Herald-ZeitunQ photo by MICHAEL DARNALL
starting a howffkffrpiflg tnt jtniforisi business,” abe said
COGS** new mission emphasizes helping cheats live and work not in the separate, protected cnvirorenemofthccwtter, but at home and in the community, Miller saki “We don’t have the big vocwkmai workshop that we used to,” she
nii“We stilted getting clients into the commutate
MASAMARO and projects like it are a huge leap in that direction. “We have a client who is d waking part tune as a state employee," Ae said. 1 “Since we’ve made the changes, you wouldn’t knpr it was the same clients,” Miller said.
Convention and Visitors Bureau puts plans on hold
drops out of sight
By SUSAN FLYNT ENGLAND
The Convention and Visitor Bureau will regroup and decide how to proceed since the city council declined to renew the C&VB’s five-year contract at its April 24 meeting, C&VB Vice Chair David Hahn said at Monday’s chamber board meeting.
The chamber contracts with the city for the use of hotel/motel tax revenues. Past contracts have been good for five years and have been renewed without incident every three years. Two years are left on the current contract, which allocates about 74 percent of hotel/motel tax receipts to the C&VB.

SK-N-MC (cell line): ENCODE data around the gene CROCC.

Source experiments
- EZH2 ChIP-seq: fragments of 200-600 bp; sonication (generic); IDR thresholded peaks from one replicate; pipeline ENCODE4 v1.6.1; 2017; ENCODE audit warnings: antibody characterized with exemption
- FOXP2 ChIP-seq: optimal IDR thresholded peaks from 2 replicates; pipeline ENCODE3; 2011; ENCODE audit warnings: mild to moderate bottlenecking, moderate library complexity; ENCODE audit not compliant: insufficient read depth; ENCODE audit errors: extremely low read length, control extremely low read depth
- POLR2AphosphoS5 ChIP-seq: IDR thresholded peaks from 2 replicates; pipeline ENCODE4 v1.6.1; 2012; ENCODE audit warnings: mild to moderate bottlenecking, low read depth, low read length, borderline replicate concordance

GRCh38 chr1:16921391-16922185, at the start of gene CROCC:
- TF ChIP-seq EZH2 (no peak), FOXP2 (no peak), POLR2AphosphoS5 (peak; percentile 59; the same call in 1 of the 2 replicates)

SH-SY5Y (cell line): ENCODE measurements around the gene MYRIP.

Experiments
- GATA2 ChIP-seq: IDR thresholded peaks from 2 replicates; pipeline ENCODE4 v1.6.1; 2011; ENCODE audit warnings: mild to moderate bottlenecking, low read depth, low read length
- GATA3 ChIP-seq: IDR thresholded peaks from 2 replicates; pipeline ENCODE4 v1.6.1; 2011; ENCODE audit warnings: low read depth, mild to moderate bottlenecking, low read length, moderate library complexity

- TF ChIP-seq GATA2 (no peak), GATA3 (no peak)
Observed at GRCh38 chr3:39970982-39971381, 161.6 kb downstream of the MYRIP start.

Plans for buying property and building an information center on Interstate 35 will be put on hold for the time being, Hahn said.
“We will have to meet with the C&VB Board, accommodations firms and the whole visitor industry and discuss what we need to do,” C&VB Director Jim Scheele said. “There’s no way we can actively pursue a visitors center at this time without a long term contract,” he said.
New Braunfels will fall behind in the fierce competition for tourist dollars if the five-year contract is not renewed, Sheele said.
The C&VB steering committee feels it is doing a good job, Scheele said.
There’s no way we can actively pursue a visitors center at this time without a long term contract.’
— Jim Scheele
Hotel/motel tax revenues and sales tax revenues to the city have increased in recent years, he said. “We’re puzzled over why we didn’t get a renewal,” he said.
So far the 1995 tourist year is going strong, if tounst inquines to the C&VB arc any indication. As of May 14, some